What is a Philosopher?
It’s simple to say that to some degree everyone is a philosopher. On some level this is true, for the easiest thing a philosopher can do is ask a question–Socrates loved asking questions. Yet the mere act of posing questions is insufficient to warrant somebody the title of philosopher–but it’s a great start. It might by more accurate to state that most people are philosophical.
When asking, “What is a philosopher?” it’s reasonable to begin with identifying what a philosopher does. In a previous post, I meagerly define philosophy as the art of forming opinion based on fact. Therefore a philosopher is one who forms opinions based on on fact; the philosopher needs facts and so in this way they are beholden to fact finders such as scientists and researchers. Although the philosopher is subservient to facts, the very first step in the scientific method is also philosophical, namely, asking a question. Yet holding fact-based opinions hardly earns someone the title of philosopher.
A philosopher is often defined as someone who loves wisdom. Bear in mind this does not mean philosophers are wise! By definition, sages are wise; philosophers merely love wisdom. Loving your cat does not make you a cat.
A philosophy professor once described how in phenomenology the key is to strip oneself of all assumptions and previous knowledge about the world in order to view something in its pure essence, an activity called “bracketing.” She then posed the question, “Are philosophers really able to bracket their assumptions and view something in its pure essence?” There were many responses in the negative to this statement, and I never got to defend philosophers by stating my position. I would have said, the philosopher is not one who simply brackets assumptions and previous knowledge in order to philosophize, but a philosopher is one who brackets his philosophic tendencies in order to live a normal life.
A philosopher cannot help but philosophize–questioning, postulating answers to bold questions, responding to everyday encounters and conversations with (sometimes unnecessarily) thoughtful responses–these the philosopher cannot help but do. These form the core, the center, the default of his character. The philosopher probes without and peers within searching for facts and conjuring opinion or else brackets this in order to engage in other activities.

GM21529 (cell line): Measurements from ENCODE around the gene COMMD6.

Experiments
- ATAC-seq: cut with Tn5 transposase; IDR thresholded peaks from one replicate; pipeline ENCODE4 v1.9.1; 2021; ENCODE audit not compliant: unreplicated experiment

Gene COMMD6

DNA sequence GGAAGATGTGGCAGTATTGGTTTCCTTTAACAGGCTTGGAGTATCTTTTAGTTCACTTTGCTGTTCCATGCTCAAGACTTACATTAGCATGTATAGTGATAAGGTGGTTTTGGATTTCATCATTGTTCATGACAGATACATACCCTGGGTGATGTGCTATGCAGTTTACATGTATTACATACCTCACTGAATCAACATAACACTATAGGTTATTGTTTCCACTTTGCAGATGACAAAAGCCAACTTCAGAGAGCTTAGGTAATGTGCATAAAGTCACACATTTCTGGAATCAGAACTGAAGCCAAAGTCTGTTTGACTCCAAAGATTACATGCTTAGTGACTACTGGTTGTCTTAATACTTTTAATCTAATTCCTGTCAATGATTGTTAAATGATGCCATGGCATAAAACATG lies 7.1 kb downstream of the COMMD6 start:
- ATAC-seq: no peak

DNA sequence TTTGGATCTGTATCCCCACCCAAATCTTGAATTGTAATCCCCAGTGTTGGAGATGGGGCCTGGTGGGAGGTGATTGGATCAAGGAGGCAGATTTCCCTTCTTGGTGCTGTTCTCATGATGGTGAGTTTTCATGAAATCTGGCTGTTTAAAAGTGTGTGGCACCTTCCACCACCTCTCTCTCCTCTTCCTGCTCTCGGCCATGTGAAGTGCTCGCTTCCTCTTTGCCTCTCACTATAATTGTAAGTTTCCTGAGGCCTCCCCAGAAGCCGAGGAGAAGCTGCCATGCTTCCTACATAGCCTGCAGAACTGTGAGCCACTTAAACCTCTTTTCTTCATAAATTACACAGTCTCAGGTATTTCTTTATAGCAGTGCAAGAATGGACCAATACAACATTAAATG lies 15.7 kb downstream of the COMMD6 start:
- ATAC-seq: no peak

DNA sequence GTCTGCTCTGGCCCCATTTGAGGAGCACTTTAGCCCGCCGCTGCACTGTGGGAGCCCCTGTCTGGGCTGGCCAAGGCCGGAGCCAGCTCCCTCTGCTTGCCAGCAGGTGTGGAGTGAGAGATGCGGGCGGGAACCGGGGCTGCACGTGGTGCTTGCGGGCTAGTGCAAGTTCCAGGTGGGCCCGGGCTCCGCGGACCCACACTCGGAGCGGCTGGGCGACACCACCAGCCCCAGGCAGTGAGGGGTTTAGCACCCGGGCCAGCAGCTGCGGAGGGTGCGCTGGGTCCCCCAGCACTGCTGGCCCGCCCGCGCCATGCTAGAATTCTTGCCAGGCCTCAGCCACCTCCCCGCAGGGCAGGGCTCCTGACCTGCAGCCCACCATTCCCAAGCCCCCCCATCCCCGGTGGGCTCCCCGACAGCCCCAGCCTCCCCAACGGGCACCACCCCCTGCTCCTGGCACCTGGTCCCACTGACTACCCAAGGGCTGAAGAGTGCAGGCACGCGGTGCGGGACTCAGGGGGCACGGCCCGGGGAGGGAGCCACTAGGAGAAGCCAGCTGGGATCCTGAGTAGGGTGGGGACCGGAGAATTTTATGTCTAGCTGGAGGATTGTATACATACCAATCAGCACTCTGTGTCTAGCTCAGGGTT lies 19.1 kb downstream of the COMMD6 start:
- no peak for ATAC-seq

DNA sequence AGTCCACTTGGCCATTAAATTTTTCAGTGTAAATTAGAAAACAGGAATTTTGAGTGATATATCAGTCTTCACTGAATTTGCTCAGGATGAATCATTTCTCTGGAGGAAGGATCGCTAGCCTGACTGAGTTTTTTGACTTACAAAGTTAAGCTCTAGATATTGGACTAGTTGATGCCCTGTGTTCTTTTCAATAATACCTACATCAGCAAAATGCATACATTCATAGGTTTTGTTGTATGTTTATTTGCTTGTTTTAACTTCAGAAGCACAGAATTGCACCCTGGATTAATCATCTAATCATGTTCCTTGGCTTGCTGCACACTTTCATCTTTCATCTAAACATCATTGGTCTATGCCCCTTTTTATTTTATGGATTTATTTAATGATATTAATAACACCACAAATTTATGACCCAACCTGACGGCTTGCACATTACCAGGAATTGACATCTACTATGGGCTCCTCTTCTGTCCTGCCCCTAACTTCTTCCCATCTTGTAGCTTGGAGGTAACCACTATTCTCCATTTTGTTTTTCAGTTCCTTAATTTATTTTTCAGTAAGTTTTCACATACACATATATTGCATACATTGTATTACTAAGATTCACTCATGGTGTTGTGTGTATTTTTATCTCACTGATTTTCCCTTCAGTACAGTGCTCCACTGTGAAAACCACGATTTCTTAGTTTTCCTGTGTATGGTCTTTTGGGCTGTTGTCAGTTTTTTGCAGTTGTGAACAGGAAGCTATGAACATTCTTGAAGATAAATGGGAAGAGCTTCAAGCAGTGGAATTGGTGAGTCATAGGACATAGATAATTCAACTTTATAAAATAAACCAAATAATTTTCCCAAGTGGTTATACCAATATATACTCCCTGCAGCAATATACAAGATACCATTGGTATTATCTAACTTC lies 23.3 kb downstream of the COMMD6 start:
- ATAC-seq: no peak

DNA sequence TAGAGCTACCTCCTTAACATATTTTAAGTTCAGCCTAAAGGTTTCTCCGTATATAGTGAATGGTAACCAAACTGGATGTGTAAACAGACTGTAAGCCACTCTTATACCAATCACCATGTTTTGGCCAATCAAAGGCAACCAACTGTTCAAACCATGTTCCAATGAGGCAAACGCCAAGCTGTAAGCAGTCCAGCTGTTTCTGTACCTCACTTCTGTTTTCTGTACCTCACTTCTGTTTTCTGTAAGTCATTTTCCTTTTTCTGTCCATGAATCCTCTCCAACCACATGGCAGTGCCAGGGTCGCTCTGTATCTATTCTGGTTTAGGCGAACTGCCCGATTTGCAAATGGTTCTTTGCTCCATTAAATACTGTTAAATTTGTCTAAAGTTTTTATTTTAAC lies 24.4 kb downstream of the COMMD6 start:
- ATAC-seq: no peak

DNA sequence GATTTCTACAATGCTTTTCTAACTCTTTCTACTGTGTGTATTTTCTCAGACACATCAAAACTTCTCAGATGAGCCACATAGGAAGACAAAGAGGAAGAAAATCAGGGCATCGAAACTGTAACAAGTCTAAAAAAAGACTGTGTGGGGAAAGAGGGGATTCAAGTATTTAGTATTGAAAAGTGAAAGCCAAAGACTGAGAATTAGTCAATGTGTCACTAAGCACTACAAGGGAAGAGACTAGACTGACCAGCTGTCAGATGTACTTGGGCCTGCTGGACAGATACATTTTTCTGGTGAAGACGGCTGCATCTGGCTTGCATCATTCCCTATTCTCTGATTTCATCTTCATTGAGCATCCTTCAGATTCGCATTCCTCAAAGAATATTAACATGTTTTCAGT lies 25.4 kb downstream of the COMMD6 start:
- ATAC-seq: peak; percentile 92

So we come to realize that the label philosopher is primarily concerned with those of a certain state of being: an innate inescapable propensity for reflection, questioning, and opinion forming. Not all those with the necessary mixture of creative thought, intellectual courage, and productivity for philosophic engagement will earn the title of philosopher, however. Methinks philosophers are born and they need the will and dedication to cultivate their philosophic propensities by actually producing their own original thoughts in this field. Furthermore, it is not the case that all philosophy professors are philosophers; teaching and philosophizing are separate enterprises.
There is a common issue regarding to what extent we may be defined by what we do. Yet it’s one thing to define oneself and another to identify it. To that end, this assessment can be applied to other types of people too–the poet, the artist, the scientist. Defining a person is not simply a matter of identifying those who perform certain deeds, but rather by identifying those whose default state of being consists of the very characteristics required for such a label.